On the Migrant "Army" of Poor Brown People: This Comes From Hunger

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The caravan passes by sympathetic Mexicans. Photo by Moises Castillo/AP

As a battered procession of up to 7,000 hungry, thirsty, blistered, desperate Central Americans fleeing violence and poverty continues slowly streaming hundreds of miles through Mexico and toward the U.S. border, Trump's fear-mongering machine has reached newly hysterical heights. The refugees from Guatemala, El Salvador and Honduras, one of the world's most violent countries, have been walking for up to 10 days; many left Honduras following a call on social media for a “Migrant March” in search of safety, with the caravan spontaneously picking up more people as it moved north. Over the weekend, briefly blocked by Mexican officials at the border with Guatemala, they persisted, some by swimming or rafting across the Suchiate River, some by tearing down checkpoints at its bottle-necked bridge. Olivin Castellanos, 58, a truck driver and mason from Honduras, took a raft across the river. “No one will stop us, only God,” he said. “We knocked down the door and we continue walking.”

Faced with the prospect of thousands of poor, brown, frightened people, many in flip-flops with crying children on their shoulders, walking for days in 100-degree heat in search of a better life, our alleged president responded with his usual grace and humanity, offering one simple message: Be afraid. Hysterically fear-mongering on behalf of his beloved racist base, he fumed the Very Scary criminal army edging toward our peaceful shores was all the Democrats' fault, and must be halted. "Full efforts are being made to stop the onslaught of illegal aliens from crossing our Souther (sic) Border!” he shouted on Twitter. Then he got really excited: He warned those Central American countries he would begin to cut off their aid; vowed to send "as many troops as necessary" to turn back the hordes; issued illegal threats against them; and, echoing bonkers conspiracy theories, invented criminals, terrorists, gang members and "unknown Middle Easterners" for their ranks - a claim wholly and entirely disputed by fact.

Still, fact has never gotten in the way of Trump's racist lunacy. A rising chorus of support for his claims has come indirectly from mainstream media - a CBS story had the caravan "lurching" toward the U.S. while A.P. apologized for its report of "a ragtag army" - and from the usual suspects of wingnuttery, Fox News, where Trump got the Soros-funded, ISIS-infiltrated idea in the first place. Some of their efforts fell flat: One Fox panel defied the narrative to bravely note these were human beings. But Laura Ingraham stoked the flames with a frenzied, baffling view of a caravan that would surely grow to four million if the Democrats flip the House, intoning, "No American should suffer or be brutalized in order to fulfill the Democrats' fantasy of a borderless society." Echoing her message we will only be great again by stopping the barbarians at the gate, one wise Trumper explained why thousands of destitute people would embark on such an arduous journey: "Money. They getting paid in lines before hoping on the bus. Protect our boarders. This invasion must be stopped at all costs."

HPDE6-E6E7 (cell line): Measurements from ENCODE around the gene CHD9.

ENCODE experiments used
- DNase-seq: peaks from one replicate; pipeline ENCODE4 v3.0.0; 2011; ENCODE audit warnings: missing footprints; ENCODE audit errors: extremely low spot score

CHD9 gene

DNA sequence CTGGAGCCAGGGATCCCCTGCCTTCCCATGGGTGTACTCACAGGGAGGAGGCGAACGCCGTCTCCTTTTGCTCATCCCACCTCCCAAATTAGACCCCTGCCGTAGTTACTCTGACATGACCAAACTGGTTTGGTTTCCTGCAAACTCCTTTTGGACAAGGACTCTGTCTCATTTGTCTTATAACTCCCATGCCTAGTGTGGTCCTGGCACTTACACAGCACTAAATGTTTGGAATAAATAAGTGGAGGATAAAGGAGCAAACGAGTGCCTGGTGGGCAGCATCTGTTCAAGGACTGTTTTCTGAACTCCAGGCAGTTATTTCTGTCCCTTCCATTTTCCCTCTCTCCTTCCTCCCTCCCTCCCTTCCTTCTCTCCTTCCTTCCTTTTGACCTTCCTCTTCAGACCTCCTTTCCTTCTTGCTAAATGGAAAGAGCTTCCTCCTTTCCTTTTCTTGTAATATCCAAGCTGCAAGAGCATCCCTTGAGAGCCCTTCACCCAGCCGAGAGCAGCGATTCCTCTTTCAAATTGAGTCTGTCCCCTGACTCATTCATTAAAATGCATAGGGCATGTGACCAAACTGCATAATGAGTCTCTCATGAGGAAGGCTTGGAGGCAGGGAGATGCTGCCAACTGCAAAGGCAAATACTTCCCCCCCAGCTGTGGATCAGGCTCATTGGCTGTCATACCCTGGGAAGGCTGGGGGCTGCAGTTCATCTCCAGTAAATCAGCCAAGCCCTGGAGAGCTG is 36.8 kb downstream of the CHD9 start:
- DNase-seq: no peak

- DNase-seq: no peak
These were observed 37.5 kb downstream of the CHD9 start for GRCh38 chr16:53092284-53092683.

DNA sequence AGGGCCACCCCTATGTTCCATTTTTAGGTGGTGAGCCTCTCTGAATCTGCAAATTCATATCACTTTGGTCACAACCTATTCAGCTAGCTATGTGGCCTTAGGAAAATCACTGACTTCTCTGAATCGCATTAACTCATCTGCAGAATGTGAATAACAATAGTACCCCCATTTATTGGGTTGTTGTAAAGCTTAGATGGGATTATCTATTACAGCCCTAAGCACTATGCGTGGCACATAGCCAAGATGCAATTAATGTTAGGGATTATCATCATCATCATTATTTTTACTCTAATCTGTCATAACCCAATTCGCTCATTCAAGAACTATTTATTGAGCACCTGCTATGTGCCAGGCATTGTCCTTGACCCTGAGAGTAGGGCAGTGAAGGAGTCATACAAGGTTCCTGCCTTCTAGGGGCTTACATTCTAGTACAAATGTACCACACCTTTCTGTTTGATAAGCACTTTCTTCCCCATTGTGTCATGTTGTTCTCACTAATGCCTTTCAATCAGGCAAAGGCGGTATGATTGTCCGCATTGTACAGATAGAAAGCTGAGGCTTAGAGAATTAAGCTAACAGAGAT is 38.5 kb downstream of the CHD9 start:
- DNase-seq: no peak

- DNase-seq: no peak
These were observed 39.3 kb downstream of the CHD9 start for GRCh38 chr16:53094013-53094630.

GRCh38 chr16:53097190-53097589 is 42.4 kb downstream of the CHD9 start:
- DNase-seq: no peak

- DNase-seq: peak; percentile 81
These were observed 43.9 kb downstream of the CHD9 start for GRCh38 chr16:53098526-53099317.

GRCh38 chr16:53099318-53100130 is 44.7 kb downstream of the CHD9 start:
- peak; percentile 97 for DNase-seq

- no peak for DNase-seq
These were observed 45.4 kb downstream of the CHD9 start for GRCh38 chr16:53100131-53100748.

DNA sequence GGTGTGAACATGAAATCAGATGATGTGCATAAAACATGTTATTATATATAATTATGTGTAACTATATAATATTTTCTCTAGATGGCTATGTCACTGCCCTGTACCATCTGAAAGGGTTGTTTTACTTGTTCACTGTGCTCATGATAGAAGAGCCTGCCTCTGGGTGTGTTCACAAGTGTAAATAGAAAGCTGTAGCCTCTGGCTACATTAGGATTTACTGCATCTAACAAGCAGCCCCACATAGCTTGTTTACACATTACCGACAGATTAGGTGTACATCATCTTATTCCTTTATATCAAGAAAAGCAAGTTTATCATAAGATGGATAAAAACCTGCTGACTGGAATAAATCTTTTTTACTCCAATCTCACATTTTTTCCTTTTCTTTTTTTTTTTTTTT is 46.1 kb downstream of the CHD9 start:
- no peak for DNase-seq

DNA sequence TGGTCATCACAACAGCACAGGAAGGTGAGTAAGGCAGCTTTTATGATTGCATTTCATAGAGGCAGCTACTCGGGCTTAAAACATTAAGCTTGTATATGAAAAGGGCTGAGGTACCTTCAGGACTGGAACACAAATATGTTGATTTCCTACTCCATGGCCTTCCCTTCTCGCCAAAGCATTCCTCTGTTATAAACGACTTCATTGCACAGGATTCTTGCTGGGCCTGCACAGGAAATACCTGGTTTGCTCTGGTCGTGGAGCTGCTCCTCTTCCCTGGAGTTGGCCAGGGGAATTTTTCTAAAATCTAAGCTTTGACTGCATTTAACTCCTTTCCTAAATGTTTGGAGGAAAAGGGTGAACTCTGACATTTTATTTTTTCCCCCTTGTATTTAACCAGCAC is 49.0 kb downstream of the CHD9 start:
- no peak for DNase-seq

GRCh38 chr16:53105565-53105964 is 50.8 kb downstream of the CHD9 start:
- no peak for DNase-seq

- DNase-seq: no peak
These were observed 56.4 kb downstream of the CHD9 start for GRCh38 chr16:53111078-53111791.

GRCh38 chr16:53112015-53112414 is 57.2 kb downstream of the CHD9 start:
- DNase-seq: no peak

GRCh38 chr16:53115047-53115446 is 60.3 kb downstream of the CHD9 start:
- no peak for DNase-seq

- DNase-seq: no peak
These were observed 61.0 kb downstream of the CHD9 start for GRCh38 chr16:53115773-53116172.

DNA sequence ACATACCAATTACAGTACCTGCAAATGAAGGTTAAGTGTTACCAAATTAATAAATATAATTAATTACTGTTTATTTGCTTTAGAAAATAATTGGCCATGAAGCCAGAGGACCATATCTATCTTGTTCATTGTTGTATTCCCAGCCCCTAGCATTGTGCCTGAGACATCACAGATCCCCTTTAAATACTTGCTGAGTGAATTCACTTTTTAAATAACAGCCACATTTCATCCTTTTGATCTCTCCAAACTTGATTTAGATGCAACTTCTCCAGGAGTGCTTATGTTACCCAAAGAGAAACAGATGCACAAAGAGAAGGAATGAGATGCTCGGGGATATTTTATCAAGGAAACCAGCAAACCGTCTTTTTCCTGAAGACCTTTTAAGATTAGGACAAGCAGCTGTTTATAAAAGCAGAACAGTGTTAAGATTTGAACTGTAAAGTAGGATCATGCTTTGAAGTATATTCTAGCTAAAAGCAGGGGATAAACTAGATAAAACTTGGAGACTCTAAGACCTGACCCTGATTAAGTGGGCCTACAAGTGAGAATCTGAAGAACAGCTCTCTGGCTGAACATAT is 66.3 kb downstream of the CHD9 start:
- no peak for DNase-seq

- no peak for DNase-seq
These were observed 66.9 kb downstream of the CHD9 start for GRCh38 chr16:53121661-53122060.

Repeatedly citing the gangs and dangers and hardscrabble lives they'd already survived, the migrants themselves voicedthe same determination. “We have sunburn. We have blisters. But we got here," said Brittany Hernandez. "Our strength is greater than Trump’s threats.” Just as poignantly, they were often helped by Mexicans with little more than they had; passing through villages near Ciudad Hidalgo, they were met with cheers, food, water, and, from Maria Teresa Orellana, free sandals: "It's solidarity." In the blistering heat, hundreds of other locals stopped their vans and pickups to give rides to 10 or 20 migrants at a time. The aptly named Jesus Valdivia, of Tuxtla Chico, was one. “You have to help the next person. Today it’s for them, tomorrow for us,” he said. “From them we learn to value what they do not have.” For a final reminder of what our humanity demands of us, revisit Warsan Shires' "Home." It begins, "No one leaves home unless/ home is the mouth of a shark..."

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Fox News sees an army pushing toward us. What the rest of us see:

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The army tries to get across the river. Photo by Edgard Garrido/Reuters

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Father with newborn son. Photo by Moises Castillo/AP

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Honduran boy

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More cross the river. Reuters photo.

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Sleeping on cardboard. Photo by Moises Castillo/AP

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